Caroline Howarth's research focuses on the relationship between culture, identity, racism and agency. In particular, she explores how representations of different communities and social groups impinge on how these communities and groups define and so represent themselves. She is interested on the social and political consequences of the psychology of identity, representation and prejudice.
Theories of social representations and social identities have proved invaluable in conceptualising the role of representation in identity formation, in the marginalisation and racialisation of different communities and in the assertion of community pride and positive self-identities. She has explored these complex and sometimes controversial issues in relation islamophobic and racist constructions of Britishness, mixed-heritage identities and community art, to resistance and the cultural exclusion of black children at school, the racialised and gendered dynamics to the (re)production of local youth identities, the impact of others' stigmatising representations on identity, and the social psychology of community.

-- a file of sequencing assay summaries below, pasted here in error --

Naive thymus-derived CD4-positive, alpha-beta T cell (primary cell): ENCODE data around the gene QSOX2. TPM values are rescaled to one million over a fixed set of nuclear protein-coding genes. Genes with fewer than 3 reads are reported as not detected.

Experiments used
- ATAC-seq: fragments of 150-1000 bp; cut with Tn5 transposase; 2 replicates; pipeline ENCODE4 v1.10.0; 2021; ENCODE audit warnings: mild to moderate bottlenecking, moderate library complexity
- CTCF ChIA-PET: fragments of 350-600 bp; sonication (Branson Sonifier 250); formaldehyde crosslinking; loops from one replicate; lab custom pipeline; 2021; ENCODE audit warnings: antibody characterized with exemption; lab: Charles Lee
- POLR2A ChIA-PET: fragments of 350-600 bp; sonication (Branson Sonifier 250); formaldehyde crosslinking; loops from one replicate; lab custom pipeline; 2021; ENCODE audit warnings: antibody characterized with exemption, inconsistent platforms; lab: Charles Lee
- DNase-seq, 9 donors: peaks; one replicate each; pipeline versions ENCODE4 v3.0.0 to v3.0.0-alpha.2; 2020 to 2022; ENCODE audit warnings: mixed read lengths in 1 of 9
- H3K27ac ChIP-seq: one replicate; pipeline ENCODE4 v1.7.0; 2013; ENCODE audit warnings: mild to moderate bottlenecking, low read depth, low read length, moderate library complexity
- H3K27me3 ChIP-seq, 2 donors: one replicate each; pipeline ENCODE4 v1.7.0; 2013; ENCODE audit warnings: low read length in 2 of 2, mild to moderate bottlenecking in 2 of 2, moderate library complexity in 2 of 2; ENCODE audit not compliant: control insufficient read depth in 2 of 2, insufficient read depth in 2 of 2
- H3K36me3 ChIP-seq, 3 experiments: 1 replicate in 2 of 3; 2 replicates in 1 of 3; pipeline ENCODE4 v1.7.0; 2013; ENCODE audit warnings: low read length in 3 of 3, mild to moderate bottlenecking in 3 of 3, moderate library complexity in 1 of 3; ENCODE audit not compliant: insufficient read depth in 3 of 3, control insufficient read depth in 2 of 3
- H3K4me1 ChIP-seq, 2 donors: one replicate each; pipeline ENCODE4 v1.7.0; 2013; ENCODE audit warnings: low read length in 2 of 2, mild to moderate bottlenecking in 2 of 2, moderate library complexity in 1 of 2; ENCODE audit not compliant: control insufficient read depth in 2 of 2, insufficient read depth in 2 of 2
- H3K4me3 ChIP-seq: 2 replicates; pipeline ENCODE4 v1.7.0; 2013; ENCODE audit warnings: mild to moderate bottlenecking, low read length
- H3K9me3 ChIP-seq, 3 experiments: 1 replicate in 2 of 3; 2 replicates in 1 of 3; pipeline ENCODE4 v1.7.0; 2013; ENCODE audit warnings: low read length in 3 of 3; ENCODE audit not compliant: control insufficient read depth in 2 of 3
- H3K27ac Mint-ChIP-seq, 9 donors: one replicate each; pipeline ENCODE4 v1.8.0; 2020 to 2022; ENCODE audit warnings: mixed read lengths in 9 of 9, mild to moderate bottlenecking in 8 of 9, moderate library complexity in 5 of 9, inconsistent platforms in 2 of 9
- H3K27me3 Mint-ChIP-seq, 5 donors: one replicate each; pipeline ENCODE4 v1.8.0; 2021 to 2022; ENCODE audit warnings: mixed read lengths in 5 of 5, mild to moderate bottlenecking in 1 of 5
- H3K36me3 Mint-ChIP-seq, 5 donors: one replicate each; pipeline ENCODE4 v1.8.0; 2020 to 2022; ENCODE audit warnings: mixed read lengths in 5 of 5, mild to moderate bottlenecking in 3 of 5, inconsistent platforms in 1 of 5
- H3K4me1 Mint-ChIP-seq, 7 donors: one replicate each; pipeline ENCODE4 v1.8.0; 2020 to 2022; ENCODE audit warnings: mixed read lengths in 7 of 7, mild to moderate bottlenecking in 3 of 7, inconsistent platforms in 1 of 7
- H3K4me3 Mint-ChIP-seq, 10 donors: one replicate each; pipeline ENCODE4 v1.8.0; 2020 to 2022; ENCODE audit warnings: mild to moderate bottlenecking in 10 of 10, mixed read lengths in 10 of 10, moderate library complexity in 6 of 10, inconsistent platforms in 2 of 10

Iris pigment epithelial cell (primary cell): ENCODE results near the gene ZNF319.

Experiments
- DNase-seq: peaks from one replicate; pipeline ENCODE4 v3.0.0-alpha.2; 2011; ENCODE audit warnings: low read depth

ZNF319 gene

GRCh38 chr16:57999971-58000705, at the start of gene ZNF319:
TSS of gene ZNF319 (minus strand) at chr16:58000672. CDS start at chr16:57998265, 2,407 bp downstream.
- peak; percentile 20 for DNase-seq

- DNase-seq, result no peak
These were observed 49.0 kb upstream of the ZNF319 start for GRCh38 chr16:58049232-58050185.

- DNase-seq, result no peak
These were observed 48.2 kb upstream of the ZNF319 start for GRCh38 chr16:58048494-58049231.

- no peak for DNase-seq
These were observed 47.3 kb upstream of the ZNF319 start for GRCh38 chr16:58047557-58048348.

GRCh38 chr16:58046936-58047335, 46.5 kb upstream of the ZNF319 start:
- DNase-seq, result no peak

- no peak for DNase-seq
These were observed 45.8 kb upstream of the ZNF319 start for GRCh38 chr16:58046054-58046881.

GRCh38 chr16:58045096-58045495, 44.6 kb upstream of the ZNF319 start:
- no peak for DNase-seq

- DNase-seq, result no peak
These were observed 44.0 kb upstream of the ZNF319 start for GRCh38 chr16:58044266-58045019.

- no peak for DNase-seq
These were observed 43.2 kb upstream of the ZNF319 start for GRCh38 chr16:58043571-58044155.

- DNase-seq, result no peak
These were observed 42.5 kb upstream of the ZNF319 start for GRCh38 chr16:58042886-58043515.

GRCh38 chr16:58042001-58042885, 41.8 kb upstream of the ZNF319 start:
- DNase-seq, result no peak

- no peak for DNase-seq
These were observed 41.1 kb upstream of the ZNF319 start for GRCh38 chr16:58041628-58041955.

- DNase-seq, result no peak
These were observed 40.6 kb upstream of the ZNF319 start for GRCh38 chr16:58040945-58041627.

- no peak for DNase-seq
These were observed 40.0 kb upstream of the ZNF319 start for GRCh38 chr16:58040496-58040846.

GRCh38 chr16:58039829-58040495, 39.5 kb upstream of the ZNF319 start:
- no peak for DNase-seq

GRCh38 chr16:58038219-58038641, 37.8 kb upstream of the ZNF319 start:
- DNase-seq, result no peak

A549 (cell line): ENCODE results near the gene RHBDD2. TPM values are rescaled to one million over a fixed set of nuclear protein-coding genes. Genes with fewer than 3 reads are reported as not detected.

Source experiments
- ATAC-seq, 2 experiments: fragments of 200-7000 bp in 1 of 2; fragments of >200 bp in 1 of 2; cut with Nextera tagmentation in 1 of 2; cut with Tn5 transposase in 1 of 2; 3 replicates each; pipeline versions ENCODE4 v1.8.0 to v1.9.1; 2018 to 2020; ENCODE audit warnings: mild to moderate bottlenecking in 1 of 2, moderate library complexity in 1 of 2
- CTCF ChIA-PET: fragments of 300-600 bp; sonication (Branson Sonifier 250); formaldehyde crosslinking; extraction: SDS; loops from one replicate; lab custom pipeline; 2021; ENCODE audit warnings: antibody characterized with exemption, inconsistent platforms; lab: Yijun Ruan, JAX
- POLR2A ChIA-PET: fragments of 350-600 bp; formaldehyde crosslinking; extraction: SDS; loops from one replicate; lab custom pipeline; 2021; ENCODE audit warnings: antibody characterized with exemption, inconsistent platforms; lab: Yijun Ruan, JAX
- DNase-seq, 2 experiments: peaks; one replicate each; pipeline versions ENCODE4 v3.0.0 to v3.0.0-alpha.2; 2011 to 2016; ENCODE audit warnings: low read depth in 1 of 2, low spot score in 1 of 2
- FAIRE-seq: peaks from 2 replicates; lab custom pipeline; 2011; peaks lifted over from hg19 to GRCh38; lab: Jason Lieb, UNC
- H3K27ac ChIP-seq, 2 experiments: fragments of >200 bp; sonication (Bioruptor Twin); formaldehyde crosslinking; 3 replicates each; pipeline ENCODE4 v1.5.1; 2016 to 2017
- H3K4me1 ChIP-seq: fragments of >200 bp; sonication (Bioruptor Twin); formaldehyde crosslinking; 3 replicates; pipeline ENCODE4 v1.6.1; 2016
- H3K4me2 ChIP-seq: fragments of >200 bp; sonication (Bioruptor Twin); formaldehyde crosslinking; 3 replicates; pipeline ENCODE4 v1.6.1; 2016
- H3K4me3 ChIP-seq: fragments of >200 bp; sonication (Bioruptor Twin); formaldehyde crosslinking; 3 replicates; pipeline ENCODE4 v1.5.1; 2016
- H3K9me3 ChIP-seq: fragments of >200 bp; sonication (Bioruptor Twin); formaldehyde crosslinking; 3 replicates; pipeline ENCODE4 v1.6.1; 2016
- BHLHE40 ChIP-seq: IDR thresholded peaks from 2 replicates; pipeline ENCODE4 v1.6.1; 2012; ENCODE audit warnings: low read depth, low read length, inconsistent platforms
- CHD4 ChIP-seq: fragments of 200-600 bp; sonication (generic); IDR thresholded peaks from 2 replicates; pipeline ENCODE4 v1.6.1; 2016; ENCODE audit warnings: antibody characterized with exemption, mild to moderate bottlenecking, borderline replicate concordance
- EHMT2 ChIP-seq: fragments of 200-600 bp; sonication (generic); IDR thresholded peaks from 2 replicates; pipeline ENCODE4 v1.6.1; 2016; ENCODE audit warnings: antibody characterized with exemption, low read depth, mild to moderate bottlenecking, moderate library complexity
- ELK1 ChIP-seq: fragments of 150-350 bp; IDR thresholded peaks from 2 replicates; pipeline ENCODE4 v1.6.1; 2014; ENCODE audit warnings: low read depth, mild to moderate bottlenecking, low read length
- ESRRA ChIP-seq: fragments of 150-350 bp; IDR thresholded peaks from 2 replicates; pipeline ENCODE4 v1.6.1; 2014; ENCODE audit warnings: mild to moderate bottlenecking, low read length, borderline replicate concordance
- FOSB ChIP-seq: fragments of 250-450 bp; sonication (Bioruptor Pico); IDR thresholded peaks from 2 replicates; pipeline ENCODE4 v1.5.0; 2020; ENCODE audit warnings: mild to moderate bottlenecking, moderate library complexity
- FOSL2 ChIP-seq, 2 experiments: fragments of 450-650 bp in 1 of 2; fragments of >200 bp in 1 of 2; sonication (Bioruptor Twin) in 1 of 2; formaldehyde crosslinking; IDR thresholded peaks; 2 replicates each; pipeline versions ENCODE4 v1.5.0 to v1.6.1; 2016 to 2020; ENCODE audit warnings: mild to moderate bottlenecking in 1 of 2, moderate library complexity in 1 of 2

In Caroline's teaching and research she addresses the continuing individualism and apoliticalism of the field by highlighting the inherent interconnections between the psychological, cultural and political. As a whole this makes a substantial contribution to developing a Social Psychology that is more critical, more relevant and more useful to the urgent social issues of today.